When the player unlocks the basement of the house, they finds the belongings of late uncle Oscar Masan. The room physically and literally represents the past that Terrence has suppressed. In the corner, there is a painting of his father that has been purposely damaged, perhaps by Terrence. Wandering through the room, the player explores documents of Uncle Oscar that explain that he once owned a pharmacy store, which he sold for a symbolic amount of money. In a locker, the player finds a letter dating from 1963 that speaks of a family argument. Oscar begs to his begs for forgiveness, and explains that he has sold his business so he would not be led into temptation.
In this letter, a transgression is mentioned, but of what kind? Fans have discussed this quite deeply. Was he homosexual and did he come out to his family? A review of Clockwork Worlds (2013) frames these clues very clearly:
“1963. 1963. Where else had I seen 1963? Oh. Right. Terrence’s book series focuses on a spy from the future being sent back in time to stop the John F. Kennedy assassination—which, of course, happened in 1963. In fact, it happened on November 22, just about a week before Thanksgiving. And then it hit me hard. On or around Thanksgiving, 1963, Oscar Masan abused his nephew Terrence Greenbriar.”
When I replayed Gone Home, I did so with this theory in mind, and ended up agreeing with this reading. In the basement, near the locker, a player can find hints of the abuse. For instance, height measurements which suddenly stop. A broken toy on the floor that suggests a child has been in the basement. It’s quite clear what the transgression was.
But I’d like to add to Clockwork World’s theory that Terrence’s writing in decoding the meaning in this video game. His writing, for starters, narrates his experience as a survivor deeply. At the end of the game, the player finds out that Terrence is finally ready to start writing again and fix his life. A letter near the kitchen confirms that Unknown Dimensions Lit is interested in republishing his work. The Accidental series is praised for its unique main character: ‘James Bond and Harrison Ford may be the dick-swinging heroes that modern suburban American wants, but John Russel, insurance agent by day, reckless history-revising sociopath by night, is the twisted peacekeeper that it deserves.’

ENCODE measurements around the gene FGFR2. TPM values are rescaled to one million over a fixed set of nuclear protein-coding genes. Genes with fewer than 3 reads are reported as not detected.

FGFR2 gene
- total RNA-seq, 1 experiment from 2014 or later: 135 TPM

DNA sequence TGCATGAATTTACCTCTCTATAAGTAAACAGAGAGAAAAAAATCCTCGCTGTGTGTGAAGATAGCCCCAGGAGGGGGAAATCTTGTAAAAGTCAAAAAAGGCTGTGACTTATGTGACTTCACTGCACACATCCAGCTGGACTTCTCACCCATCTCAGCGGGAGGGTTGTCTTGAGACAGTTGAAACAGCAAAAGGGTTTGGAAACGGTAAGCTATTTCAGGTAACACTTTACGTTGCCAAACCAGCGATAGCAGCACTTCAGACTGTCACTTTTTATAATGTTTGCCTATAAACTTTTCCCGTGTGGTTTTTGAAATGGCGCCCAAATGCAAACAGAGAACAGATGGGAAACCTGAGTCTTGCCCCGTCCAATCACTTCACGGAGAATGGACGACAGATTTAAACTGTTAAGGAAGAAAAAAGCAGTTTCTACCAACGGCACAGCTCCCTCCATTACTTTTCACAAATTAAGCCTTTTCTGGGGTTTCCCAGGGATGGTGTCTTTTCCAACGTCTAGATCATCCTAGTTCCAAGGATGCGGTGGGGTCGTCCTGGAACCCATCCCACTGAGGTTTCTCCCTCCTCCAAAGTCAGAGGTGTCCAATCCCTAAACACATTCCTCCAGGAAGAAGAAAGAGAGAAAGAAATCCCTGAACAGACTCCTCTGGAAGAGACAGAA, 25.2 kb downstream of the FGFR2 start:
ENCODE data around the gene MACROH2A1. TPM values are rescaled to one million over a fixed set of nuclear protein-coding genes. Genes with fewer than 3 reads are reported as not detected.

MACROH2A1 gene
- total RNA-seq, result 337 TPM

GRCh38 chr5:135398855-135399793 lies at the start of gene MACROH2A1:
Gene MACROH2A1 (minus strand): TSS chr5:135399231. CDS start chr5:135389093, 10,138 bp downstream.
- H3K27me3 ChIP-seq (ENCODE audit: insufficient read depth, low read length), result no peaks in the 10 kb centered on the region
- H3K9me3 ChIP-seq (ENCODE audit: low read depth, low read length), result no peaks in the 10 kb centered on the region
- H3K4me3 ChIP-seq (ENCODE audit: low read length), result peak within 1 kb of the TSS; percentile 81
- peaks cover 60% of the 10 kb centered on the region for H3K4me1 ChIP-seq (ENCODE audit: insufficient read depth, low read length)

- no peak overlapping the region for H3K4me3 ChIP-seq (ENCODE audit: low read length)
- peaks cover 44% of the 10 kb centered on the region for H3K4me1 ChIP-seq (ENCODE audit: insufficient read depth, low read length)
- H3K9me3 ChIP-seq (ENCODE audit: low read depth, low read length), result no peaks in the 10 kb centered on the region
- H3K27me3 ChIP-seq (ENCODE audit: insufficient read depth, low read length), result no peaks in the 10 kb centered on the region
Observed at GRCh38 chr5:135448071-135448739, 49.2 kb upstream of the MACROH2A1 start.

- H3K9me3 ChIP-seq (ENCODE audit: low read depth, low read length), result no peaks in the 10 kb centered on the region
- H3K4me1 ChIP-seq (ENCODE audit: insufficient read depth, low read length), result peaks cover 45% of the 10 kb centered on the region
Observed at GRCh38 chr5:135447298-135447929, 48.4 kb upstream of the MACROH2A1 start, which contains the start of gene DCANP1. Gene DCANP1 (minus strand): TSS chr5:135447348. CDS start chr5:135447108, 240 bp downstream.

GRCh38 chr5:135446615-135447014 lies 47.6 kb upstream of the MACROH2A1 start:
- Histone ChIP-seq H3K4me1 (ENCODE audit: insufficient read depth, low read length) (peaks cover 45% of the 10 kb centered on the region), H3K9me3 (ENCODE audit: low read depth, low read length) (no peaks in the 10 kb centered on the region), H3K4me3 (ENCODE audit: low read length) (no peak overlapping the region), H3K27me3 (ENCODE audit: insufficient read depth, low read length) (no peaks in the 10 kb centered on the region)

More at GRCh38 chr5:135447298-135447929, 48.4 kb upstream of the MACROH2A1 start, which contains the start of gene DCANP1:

In the dining room, the player finds a copy of an unfinished manuscript of The Accidental Warrior, a sequel that Terry has apparently been working on. In the green house, Terry has set up a new office and the player can examine notes about the new project in the rain. We find out that In The Accidental Warrior, John Russell does not have to save the president but himself. What this tells us is that Terrence works through his trauma as a survivor in his writing. Close to the ending of the game, this clue suggests that Terrence is still suffering, but committed to saving himself.
While Samantha is in many ways the main character of this game, the story about Terrence is just as important. Many spaces are related to Samantha, the rooms upstairs and the attic that we navigate to, are the main story as it were. The basement, which is literally the undercurrent and subtext, is all Terrence. I love how the game not only plays with narrative theory, but even embodies it by connecting certain spaces and directions (up, down, sub, top) to particular plot lines and characters. Each room acts like a story beat. Each object tells a narrative in its own.
Is this home haunted? Yes, I would say it is. Arbor Hill is rife with memories, and can be interpreted as haunted because of this past. Gone Home is a game about intimacy, relationships and secrets, but also about trauma. Some of the objects that you touch in the game are inscribed with this suffering. In horror, locations relate to trauma deeply, and this game plays with those motifs in a down to earth way.
Home is a difficult concept in this game, and in general. This virtual home feels even more surreal during the lockdown. It is a place filled with punk posters. Zines. Mix tapes. Kitchens with empty glasses. But home is also where domestic violence and abuse happen – a place that is impossible to escape from.